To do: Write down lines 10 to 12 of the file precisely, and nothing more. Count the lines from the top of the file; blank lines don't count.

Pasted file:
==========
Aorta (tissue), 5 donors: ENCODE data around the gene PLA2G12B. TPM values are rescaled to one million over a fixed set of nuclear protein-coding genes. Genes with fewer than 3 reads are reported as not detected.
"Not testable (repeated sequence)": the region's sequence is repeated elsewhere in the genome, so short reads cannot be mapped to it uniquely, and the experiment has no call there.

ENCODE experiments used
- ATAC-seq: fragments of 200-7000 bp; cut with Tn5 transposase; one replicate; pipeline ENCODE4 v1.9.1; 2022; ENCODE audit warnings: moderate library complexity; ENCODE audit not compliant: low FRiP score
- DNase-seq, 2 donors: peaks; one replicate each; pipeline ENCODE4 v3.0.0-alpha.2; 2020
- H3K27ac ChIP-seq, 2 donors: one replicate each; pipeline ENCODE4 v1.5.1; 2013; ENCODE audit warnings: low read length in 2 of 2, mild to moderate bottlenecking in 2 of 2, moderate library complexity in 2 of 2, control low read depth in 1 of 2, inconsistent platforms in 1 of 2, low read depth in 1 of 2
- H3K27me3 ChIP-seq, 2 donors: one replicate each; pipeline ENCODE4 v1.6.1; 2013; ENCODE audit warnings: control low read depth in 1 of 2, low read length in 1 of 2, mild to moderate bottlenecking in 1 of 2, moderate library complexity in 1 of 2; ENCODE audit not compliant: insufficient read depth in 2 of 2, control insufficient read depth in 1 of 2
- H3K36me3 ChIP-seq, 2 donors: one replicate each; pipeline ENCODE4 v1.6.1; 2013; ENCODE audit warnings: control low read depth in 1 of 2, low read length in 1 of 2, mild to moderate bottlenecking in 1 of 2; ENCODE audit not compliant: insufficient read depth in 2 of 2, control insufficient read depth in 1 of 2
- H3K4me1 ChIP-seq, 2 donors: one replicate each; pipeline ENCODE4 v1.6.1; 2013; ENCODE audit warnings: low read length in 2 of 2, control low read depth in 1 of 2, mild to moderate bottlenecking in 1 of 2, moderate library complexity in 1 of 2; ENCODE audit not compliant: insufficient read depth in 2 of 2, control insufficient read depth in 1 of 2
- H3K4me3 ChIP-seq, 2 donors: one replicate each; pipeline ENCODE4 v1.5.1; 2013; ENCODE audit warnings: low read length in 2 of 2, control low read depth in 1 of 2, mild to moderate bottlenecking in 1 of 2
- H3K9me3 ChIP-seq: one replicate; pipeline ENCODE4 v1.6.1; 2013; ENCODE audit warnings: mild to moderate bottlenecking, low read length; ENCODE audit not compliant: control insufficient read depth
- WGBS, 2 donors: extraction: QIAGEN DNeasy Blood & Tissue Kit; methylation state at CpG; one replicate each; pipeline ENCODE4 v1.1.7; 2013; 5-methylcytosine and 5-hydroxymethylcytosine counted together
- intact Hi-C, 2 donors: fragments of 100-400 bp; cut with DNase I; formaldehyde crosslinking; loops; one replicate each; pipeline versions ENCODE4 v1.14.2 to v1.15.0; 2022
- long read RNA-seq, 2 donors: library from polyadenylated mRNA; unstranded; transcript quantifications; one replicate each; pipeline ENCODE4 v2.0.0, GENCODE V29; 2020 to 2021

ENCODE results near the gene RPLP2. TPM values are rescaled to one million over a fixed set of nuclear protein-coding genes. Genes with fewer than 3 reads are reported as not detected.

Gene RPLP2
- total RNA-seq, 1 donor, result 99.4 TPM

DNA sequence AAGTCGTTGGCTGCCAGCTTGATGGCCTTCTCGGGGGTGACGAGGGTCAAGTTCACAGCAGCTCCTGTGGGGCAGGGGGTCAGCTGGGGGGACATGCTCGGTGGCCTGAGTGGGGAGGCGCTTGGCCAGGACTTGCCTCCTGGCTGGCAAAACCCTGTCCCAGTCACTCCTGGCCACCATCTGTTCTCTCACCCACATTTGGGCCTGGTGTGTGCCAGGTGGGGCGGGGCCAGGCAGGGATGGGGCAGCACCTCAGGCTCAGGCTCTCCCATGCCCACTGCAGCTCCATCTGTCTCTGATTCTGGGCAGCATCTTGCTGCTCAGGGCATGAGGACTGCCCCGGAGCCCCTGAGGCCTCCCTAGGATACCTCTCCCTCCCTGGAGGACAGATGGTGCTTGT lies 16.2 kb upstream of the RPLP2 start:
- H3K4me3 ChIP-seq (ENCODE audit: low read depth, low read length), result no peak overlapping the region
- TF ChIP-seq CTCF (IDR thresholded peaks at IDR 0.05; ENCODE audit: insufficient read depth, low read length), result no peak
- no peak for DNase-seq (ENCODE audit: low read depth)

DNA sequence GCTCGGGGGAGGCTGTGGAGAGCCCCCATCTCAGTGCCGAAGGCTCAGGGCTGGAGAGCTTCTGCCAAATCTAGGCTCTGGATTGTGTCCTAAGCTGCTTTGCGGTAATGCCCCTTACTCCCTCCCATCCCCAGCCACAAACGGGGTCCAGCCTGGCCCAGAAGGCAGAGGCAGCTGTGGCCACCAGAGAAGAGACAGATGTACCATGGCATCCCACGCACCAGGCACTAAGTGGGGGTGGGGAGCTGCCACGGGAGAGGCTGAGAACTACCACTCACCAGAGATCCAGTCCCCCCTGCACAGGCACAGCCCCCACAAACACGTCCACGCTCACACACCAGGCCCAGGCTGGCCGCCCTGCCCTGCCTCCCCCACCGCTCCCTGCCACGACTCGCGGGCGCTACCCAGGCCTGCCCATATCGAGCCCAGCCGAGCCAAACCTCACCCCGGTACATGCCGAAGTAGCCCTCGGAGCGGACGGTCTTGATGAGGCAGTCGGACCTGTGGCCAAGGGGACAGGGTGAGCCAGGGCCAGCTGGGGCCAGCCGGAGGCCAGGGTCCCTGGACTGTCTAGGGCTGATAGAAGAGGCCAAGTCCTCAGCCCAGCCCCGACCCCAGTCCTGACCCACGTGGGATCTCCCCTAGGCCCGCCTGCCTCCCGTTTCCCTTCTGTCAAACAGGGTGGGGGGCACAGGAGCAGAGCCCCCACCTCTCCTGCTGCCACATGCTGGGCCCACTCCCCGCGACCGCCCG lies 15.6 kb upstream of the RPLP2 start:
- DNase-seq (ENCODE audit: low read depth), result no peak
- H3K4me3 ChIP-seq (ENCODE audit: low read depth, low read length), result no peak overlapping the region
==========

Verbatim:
- H3K4me3 ChIP-seq, 2 donors: one replicate each; pipeline ENCODE4 v1.5.1; 2013; ENCODE audit warnings: low read length in 2 of 2, control low read depth in 1 of 2, mild to moderate bottlenecking in 1 of 2
- H3K9me3 ChIP-seq: one replicate; pipeline ENCODE4 v1.6.1; 2013; ENCODE audit warnings: mild to moderate bottlenecking, low read length; ENCODE audit not compliant: control insufficient read depth
- WGBS, 2 donors: extraction: QIAGEN DNeasy Blood & Tissue Kit; methylation state at CpG; one replicate each; pipeline ENCODE4 v1.1.7; 2013; 5-methylcytosine and 5-hydroxymethylcytosine counted together